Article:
Last month, my wife and I took a trip to Iceland. Over the past few years Iceland has become a popular vacation destination, but it hasn’t always been that way…

Because of the curvature of the earth, many people fly over Iceland on the way to Europe, but up until recent years—they never stopped to visit. In the year 2000, the annual number of visitors was 300k (a number just shy of the entire country’s population). But this year, Iceland’s tourism is set to exceed 2 million visitors.


The boom is tourism is attributed to a combination of things. Iceland Air markets Iceland as a stopover between the U.S. and Europe, where you get to stop for 1-7 days for free—essentially letting you pay for one plane ticket but have two vacations. Appealing, right?

The other (and probably more significant) reason is linked to something completely different.

Back in 2010 (when annual tourists were 500,000), Eyjafjallajokull erupted, creating an ash cloud that caused massive disruption to air travel to Europe—and suddenly, reporters flocked there to get the story. After the air started to clear, the reporters needed other news to share.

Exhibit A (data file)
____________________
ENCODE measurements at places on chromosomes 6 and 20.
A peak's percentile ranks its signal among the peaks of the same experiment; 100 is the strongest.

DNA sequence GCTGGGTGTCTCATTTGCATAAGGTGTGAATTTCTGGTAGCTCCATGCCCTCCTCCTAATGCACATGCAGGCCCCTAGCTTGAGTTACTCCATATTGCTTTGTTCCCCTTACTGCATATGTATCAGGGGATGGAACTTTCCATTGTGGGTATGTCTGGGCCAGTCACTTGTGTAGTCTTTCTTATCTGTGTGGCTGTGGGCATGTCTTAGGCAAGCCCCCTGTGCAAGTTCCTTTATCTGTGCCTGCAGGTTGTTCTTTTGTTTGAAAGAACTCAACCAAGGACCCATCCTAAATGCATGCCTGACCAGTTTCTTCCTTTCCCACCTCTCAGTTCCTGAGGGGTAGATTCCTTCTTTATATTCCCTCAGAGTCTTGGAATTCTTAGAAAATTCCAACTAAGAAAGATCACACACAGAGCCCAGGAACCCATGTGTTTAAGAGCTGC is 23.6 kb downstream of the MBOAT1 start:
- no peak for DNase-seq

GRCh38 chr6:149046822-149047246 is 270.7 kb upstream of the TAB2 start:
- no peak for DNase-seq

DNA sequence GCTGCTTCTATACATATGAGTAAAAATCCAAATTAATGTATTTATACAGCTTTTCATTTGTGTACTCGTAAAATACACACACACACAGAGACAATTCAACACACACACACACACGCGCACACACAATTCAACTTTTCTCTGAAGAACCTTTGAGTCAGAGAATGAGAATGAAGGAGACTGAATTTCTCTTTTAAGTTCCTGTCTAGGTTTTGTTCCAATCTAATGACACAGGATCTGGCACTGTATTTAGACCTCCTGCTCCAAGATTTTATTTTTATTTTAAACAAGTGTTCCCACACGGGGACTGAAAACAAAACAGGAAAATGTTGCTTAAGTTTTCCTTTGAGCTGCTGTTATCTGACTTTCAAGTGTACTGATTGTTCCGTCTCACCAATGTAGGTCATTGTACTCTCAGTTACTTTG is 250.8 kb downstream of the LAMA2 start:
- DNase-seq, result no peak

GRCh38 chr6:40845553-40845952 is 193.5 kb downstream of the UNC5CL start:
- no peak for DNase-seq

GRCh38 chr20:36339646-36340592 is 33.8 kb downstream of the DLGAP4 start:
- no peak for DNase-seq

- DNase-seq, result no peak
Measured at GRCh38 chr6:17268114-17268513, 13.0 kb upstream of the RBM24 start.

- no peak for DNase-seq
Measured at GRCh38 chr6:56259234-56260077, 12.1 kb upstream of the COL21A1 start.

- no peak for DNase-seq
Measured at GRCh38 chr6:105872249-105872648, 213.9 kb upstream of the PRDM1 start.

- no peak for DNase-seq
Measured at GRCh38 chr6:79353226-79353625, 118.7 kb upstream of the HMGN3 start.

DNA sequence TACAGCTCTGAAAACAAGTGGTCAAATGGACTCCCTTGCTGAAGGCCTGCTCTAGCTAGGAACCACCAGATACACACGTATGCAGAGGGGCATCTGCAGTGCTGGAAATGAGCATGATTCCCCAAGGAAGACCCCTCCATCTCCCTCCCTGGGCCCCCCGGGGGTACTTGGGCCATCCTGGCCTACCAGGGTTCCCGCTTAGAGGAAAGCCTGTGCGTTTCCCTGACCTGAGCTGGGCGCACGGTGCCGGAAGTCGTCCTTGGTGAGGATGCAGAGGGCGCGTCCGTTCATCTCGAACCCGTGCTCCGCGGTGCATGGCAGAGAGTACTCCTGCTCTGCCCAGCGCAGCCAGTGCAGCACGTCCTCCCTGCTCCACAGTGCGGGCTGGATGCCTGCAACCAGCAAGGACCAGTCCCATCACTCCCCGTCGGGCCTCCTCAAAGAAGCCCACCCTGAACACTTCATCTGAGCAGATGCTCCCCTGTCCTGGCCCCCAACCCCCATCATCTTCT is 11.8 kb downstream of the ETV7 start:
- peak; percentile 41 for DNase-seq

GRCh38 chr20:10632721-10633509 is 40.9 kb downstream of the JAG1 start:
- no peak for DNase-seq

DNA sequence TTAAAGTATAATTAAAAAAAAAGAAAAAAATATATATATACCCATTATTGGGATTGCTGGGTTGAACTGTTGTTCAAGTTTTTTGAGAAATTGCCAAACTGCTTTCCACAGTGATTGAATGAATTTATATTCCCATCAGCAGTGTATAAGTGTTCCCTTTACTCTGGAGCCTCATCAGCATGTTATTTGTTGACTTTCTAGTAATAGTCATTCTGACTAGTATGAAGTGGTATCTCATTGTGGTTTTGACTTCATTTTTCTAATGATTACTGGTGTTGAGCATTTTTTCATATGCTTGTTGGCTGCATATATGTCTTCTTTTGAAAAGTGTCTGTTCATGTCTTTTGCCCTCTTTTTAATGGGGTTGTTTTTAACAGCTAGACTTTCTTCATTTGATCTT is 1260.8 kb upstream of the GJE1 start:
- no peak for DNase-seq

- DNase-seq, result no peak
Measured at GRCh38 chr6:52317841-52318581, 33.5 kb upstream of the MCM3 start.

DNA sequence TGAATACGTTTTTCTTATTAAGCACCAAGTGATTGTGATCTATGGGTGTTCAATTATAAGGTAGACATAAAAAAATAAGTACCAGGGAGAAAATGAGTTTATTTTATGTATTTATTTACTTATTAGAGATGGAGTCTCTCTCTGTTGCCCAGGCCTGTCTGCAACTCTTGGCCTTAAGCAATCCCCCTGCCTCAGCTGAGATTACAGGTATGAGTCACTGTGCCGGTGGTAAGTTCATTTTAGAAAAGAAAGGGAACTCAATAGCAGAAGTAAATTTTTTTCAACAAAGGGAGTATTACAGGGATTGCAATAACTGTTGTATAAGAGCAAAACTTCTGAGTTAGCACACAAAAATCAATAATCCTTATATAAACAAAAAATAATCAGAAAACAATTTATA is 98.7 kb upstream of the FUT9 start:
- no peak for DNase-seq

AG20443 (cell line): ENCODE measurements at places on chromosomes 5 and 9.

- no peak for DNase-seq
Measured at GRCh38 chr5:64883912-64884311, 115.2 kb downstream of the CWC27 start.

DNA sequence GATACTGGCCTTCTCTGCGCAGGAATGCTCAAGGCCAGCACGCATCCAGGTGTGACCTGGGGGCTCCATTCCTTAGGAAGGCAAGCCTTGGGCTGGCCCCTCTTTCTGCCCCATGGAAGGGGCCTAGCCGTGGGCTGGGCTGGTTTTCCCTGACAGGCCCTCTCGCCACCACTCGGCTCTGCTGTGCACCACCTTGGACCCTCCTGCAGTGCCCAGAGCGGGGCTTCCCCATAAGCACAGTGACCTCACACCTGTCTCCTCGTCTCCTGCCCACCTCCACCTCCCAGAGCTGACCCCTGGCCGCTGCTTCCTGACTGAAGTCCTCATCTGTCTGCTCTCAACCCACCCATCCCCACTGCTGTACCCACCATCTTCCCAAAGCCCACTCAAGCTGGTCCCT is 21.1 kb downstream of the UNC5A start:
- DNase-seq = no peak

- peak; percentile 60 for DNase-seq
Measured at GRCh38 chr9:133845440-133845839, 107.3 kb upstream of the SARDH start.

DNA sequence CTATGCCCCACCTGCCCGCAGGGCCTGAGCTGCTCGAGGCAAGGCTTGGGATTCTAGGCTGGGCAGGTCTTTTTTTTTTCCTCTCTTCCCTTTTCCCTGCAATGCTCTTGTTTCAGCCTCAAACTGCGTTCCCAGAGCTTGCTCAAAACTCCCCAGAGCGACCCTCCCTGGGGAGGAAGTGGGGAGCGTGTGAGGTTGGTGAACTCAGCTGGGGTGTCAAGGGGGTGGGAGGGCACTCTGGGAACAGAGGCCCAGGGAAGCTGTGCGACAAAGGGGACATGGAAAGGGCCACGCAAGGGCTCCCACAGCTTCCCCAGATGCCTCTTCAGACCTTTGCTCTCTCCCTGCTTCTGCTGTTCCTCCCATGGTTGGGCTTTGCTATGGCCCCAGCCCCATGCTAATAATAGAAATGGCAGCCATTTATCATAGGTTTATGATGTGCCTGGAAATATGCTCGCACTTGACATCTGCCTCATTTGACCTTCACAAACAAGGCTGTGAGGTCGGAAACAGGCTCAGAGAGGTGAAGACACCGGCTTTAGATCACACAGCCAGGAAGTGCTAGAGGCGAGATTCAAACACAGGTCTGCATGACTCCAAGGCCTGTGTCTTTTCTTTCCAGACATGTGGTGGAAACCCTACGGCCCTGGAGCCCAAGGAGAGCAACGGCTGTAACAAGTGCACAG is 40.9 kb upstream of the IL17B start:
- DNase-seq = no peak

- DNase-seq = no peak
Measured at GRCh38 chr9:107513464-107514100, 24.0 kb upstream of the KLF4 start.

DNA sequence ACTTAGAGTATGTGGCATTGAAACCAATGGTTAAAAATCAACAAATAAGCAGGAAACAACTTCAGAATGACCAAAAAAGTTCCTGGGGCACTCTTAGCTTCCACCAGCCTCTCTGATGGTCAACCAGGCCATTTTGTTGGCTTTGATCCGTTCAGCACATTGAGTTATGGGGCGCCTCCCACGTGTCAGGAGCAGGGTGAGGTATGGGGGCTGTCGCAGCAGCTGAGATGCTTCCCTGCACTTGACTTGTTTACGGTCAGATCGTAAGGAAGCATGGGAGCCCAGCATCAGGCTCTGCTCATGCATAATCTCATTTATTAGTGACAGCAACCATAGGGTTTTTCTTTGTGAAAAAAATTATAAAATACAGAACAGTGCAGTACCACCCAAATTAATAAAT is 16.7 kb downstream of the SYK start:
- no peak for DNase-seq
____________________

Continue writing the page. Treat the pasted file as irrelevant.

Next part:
The reporters starting to fan the country, and we started hearing about this beautiful place built on volcanic rock, inhabited by people with unique heritage, diets and cultures. (After visiting myself, I can say that is was, in fact, beautiful).

As an off-shoot of a natural phenomenon—Iceland’s tourism industry catapulted.

My point?

Welcome the natural phenomena.

Be open to discovery.

Embrace the unique interests and talents that your team members bring to the table.

Find ways to capitalize on unanticipated events.

And look at disruption as an opportunity to innovate.

If you need a partner who can bring this perspective to the table, let’s talk.